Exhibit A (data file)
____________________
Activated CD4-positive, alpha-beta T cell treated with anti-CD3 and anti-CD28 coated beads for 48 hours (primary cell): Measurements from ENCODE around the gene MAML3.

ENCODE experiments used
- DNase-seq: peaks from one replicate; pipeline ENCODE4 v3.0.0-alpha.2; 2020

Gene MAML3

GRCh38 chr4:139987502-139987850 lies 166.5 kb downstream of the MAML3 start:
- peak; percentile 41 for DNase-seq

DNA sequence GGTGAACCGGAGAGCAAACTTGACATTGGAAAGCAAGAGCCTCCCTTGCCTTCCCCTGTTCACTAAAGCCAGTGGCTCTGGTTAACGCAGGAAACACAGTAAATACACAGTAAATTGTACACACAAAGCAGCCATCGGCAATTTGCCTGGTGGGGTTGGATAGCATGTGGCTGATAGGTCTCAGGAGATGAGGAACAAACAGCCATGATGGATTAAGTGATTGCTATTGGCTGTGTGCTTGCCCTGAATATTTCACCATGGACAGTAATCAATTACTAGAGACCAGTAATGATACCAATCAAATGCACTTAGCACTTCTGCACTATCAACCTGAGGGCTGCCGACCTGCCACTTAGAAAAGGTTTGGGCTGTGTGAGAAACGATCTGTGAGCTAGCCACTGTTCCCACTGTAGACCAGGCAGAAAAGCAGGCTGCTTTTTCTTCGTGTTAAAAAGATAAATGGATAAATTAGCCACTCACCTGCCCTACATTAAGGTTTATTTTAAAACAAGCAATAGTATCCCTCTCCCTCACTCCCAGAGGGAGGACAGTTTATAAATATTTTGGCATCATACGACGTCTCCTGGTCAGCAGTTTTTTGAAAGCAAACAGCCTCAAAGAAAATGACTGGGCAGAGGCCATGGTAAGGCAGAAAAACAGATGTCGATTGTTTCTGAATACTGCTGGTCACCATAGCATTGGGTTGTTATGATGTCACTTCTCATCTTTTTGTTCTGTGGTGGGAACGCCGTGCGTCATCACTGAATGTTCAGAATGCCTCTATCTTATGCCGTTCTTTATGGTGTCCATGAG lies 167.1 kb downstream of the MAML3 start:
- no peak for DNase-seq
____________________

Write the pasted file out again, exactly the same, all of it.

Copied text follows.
Activated CD4-positive, alpha-beta T cell treated with anti-CD3 and anti-CD28 coated beads for 48 hours (primary cell): Measurements from ENCODE around the gene MAML3.

ENCODE experiments used
- DNase-seq: peaks from one replicate; pipeline ENCODE4 v3.0.0-alpha.2; 2020

Gene MAML3

GRCh38 chr4:139987502-139987850 lies 166.5 kb downstream of the MAML3 start:
- peak; percentile 41 for DNase-seq

DNA sequence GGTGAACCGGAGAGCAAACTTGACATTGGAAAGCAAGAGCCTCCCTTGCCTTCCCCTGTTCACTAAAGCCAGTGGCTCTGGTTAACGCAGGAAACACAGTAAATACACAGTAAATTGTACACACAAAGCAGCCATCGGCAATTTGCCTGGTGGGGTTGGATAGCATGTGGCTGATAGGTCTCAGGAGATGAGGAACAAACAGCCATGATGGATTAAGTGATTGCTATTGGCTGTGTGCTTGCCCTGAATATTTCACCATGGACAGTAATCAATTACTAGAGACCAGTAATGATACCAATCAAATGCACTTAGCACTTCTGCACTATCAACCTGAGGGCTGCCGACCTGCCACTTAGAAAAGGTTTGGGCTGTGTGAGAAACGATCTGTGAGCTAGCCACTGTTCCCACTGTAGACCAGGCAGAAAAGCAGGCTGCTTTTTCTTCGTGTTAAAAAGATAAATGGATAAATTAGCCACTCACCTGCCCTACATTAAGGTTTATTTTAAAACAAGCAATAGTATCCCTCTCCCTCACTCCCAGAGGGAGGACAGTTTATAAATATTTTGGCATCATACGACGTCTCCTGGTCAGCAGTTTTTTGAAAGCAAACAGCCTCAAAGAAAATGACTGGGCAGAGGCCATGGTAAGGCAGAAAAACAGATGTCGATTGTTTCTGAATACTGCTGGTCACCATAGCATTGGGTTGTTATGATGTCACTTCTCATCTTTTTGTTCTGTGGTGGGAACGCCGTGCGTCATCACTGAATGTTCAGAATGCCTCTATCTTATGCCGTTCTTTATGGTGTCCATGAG lies 167.1 kb downstream of the MAML3 start:
- no peak for DNase-seq